Reed Smith Client Alerts

On October 7, 2019, the Second Circuit Court of Appeals issued an opinion that stands to significantly broaden the scope of discovery available to foreign litigants seeking evidence from persons or entities located within the U.S. With this increase in scope comes an increase in the potential burden domestic entities must bear when responding to discovery requests in aid of foreign proceedings.

In In re Application of Antonio del Valle Ruiz ("In re del Valle Ruiz"), the Second Circuit upheld a district court decision to grant a Section 1782 discovery application made by foreign litigants seeking evidence from a New York banking affiliate. Addressing issues of first impression in the Second Circuit, the three-judge panel (Barrington, J., Hall, J. and Droney, J.) refused to limit the scope of available discovery to evidence located within the U.S., finding that the presumption against extraterritoriality does not apply to Section 1782 discovery applications.

Close-up view of financial graphs, bar, circle and line charts

Section 1782 of the U.S. Code has become a useful tool to assist foreign litigants in their efforts to obtain discovery from a person or entity located in the U.S. in aid of a foreign proceeding. As a general matter, Section 1782 permits a district court, on application by a foreign tribunal or any interested party, to order discovery against a person or entity that either "resides" or "is found" in the district where the application is made. Following the Second Circuit's recent decision in In re del Valle Ruiz, the applicability of Section 1782 discovery has significantly broadened to reach evidence located not only inside but also outside U.S. borders. No. 18-3226, 2019 WL 4924395, at *8 (2d Cir. Oct. 7, 2019).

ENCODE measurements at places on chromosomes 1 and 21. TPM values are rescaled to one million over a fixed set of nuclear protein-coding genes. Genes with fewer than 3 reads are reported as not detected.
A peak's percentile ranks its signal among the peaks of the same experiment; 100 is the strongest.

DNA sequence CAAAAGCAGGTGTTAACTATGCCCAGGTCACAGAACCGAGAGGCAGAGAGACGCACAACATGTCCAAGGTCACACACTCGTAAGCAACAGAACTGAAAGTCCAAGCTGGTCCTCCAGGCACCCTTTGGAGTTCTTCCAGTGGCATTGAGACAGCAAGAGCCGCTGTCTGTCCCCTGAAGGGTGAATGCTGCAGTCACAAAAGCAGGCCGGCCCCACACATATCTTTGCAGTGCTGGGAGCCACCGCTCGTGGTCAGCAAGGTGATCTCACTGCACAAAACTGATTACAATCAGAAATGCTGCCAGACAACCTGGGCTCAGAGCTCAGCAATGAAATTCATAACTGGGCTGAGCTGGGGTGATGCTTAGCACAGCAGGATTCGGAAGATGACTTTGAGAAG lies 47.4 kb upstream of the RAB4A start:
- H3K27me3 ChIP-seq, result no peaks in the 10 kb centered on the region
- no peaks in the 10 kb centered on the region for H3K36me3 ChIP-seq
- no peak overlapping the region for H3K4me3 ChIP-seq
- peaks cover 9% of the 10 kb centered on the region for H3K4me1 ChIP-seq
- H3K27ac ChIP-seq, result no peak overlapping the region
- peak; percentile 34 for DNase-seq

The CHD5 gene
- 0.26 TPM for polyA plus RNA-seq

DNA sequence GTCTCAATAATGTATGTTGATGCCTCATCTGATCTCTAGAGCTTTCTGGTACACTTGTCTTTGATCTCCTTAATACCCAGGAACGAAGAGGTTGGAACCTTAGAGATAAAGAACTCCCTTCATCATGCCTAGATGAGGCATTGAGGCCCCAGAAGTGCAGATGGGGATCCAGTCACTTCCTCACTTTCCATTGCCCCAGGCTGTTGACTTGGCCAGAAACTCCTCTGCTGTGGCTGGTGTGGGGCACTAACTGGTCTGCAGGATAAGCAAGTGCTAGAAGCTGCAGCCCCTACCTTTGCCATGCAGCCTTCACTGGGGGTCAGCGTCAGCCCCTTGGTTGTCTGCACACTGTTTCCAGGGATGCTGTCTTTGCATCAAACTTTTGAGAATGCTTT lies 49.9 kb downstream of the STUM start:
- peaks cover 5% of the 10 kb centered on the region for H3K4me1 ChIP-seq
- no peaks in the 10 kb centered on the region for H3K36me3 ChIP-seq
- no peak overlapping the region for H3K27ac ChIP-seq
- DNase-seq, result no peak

In re del Valle Ruiz stems from the demise of Banco Popular Español, S.A. ("Banco Popular"), the sixth largest bank in Spain. In 2017, Spanish bank regulators invited several banks to bid on the failing Banco Popular through a forced sale process directed by the European Union's Single Resolution Board. The sole bidder was Banco Santander, S.A. ("Santander"), which purchased the bank for one euro.

The petitioners - Pacific Investment Management Company LLC and Anchorage Capital Group, LLC (the "PIMCO Investors") – are two former investors in Banco Popular that claim to have lost over one billion euros as a result of the forced sale. After commencing legal actions before multiple foreign tribunals, including the General Court of the Court of Justice in the European Union, the PIMCO Investors filed Section 1782 applications in the Southern District of New York (SDNY) seeking discovery from Santander and three of its affiliates for use in those foreign proceedings.